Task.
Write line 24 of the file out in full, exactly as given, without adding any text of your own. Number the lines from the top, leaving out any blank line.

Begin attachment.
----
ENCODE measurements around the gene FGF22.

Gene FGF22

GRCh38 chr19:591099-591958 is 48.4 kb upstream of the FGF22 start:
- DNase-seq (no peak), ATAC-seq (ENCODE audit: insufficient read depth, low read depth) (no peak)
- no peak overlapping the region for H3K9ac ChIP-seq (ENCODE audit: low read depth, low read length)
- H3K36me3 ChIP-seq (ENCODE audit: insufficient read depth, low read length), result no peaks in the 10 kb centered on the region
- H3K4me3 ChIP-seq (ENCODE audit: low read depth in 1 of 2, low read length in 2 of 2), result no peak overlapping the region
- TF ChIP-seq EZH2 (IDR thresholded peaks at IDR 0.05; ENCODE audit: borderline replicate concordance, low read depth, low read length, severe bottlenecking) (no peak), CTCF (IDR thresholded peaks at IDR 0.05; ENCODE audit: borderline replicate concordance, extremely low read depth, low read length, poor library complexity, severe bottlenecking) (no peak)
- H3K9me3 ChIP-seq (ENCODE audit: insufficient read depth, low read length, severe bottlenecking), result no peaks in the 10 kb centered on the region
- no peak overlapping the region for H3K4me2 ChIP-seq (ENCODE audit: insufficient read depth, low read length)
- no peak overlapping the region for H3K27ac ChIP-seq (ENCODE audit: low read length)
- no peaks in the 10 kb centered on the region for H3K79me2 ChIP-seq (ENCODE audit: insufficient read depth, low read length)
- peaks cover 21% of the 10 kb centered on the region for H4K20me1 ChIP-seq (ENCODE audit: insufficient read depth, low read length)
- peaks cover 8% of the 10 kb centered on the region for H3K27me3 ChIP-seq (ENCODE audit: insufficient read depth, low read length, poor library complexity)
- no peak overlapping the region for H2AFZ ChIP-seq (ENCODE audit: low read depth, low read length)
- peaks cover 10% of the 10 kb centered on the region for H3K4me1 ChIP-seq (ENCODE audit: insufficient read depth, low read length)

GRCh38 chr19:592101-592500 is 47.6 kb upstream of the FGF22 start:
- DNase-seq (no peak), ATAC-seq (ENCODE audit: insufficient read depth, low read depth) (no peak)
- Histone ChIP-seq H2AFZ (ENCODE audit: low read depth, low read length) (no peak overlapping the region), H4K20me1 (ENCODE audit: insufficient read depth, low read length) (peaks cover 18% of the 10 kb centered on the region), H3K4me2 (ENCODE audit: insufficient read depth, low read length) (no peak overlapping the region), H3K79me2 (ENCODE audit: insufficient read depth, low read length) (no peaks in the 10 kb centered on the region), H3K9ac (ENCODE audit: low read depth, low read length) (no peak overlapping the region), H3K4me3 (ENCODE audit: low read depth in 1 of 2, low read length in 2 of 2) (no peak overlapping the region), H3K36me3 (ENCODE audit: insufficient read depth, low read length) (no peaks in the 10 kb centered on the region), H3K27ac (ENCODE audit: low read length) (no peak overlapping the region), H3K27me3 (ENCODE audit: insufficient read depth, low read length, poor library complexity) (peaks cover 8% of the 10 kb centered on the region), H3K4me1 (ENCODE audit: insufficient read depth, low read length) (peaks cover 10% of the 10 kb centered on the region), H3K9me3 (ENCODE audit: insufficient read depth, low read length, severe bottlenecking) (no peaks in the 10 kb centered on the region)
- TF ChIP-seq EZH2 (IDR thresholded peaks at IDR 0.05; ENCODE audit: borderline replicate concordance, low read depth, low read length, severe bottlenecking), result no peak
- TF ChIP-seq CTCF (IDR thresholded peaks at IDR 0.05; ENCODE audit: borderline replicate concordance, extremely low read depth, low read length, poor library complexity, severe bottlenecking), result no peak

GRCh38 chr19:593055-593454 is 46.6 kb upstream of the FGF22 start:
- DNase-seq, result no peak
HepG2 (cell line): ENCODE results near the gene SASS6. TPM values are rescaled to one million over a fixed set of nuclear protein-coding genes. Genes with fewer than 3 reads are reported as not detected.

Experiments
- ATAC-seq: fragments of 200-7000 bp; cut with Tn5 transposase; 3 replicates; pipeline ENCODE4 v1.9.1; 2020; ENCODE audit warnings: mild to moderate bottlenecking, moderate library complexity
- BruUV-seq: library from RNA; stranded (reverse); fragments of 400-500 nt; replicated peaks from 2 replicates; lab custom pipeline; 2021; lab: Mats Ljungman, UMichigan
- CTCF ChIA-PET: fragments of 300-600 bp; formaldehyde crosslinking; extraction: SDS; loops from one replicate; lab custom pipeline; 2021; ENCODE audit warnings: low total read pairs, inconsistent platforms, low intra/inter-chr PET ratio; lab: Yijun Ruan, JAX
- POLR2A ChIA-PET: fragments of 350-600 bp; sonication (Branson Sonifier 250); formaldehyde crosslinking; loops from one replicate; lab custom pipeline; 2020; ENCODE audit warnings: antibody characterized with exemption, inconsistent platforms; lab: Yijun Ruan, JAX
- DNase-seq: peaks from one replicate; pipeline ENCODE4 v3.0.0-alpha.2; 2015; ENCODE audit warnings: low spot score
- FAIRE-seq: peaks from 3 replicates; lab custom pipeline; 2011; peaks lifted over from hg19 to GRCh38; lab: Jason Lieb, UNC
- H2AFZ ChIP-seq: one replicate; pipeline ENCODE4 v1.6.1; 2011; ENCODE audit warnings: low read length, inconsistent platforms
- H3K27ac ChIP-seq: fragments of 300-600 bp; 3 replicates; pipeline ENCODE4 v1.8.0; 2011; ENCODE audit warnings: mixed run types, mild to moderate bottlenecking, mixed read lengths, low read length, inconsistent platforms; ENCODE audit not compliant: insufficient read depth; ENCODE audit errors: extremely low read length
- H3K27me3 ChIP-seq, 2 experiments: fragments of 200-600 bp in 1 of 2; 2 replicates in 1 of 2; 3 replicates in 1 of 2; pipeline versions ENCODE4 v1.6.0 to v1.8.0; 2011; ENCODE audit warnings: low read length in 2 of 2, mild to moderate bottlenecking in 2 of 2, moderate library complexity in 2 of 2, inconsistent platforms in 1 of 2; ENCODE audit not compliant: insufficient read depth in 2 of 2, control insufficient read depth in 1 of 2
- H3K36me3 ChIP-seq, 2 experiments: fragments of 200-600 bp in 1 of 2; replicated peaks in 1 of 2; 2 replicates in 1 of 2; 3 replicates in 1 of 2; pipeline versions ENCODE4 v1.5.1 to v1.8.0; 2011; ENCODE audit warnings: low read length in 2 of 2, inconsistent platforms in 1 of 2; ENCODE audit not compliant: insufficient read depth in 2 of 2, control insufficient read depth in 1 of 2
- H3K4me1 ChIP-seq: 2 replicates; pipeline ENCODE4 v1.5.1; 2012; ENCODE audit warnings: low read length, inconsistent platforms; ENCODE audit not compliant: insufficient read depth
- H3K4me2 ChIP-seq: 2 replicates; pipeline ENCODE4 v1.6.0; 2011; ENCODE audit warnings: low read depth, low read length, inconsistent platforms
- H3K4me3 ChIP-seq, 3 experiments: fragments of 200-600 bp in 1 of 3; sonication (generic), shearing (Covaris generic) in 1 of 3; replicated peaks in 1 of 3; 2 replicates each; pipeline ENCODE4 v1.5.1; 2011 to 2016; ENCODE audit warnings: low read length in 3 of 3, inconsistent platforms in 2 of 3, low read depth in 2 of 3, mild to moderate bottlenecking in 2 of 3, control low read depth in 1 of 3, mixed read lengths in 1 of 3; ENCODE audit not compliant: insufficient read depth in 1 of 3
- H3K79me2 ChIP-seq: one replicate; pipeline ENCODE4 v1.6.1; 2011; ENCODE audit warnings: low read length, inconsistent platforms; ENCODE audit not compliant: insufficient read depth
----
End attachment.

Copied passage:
HepG2 (cell line): ENCODE results near the gene SASS6. TPM values are rescaled to one million over a fixed set of nuclear protein-coding genes. Genes with fewer than 3 reads are reported as not detected.